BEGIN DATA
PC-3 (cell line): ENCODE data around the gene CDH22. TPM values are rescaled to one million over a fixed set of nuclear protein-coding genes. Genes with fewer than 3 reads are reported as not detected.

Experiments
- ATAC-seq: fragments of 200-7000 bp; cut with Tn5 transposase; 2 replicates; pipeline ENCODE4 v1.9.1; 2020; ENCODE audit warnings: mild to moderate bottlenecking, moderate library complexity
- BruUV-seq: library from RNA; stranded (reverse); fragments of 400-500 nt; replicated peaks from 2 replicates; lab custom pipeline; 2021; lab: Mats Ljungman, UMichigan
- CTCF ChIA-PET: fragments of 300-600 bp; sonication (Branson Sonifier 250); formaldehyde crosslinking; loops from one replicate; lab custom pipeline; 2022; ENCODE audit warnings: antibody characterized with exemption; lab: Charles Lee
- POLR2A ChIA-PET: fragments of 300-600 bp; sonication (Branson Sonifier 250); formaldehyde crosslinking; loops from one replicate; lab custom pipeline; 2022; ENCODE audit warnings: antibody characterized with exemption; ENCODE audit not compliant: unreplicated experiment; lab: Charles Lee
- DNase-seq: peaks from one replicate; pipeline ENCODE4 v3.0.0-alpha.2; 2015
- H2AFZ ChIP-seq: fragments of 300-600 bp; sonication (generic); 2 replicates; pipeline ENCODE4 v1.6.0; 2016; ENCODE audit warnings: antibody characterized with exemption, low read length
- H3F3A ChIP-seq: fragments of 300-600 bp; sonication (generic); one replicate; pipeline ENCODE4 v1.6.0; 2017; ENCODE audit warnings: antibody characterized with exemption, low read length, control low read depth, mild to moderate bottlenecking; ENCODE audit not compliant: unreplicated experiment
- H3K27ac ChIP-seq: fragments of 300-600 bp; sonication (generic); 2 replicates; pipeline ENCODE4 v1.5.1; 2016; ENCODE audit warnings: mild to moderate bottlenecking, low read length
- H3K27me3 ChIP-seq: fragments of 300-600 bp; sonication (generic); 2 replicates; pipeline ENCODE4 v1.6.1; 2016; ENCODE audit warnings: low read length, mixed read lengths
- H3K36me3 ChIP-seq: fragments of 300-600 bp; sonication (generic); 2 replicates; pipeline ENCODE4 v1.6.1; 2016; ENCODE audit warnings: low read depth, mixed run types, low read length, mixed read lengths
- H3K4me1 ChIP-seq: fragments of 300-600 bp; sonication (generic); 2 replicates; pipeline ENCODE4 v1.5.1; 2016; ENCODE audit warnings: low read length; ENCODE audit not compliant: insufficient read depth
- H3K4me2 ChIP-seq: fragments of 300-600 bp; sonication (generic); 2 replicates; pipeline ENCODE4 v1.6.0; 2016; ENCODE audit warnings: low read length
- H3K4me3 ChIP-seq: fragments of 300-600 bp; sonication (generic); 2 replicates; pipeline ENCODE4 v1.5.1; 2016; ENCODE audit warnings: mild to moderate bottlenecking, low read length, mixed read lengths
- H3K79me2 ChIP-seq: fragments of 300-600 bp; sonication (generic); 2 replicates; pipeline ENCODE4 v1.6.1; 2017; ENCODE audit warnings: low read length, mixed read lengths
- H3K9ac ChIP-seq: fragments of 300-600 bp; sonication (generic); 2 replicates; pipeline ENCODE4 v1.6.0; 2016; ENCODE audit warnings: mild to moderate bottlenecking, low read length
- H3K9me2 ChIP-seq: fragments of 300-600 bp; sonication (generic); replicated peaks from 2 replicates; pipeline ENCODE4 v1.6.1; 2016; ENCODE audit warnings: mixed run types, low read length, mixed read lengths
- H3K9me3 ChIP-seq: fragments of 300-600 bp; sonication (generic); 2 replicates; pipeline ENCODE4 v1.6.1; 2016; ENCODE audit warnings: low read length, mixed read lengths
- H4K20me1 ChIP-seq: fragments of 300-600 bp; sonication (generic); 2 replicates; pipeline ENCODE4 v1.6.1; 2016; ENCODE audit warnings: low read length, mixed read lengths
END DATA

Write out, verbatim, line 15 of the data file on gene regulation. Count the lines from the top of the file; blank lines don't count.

- H3K4me3 ChIP-seq: fragments of 300-600 bp; sonication (generic); 2 replicates; pipeline ENCODE4 v1.5.1; 2016; ENCODE audit warnings: mild to moderate bottlenecking, low read length, mixed read lengths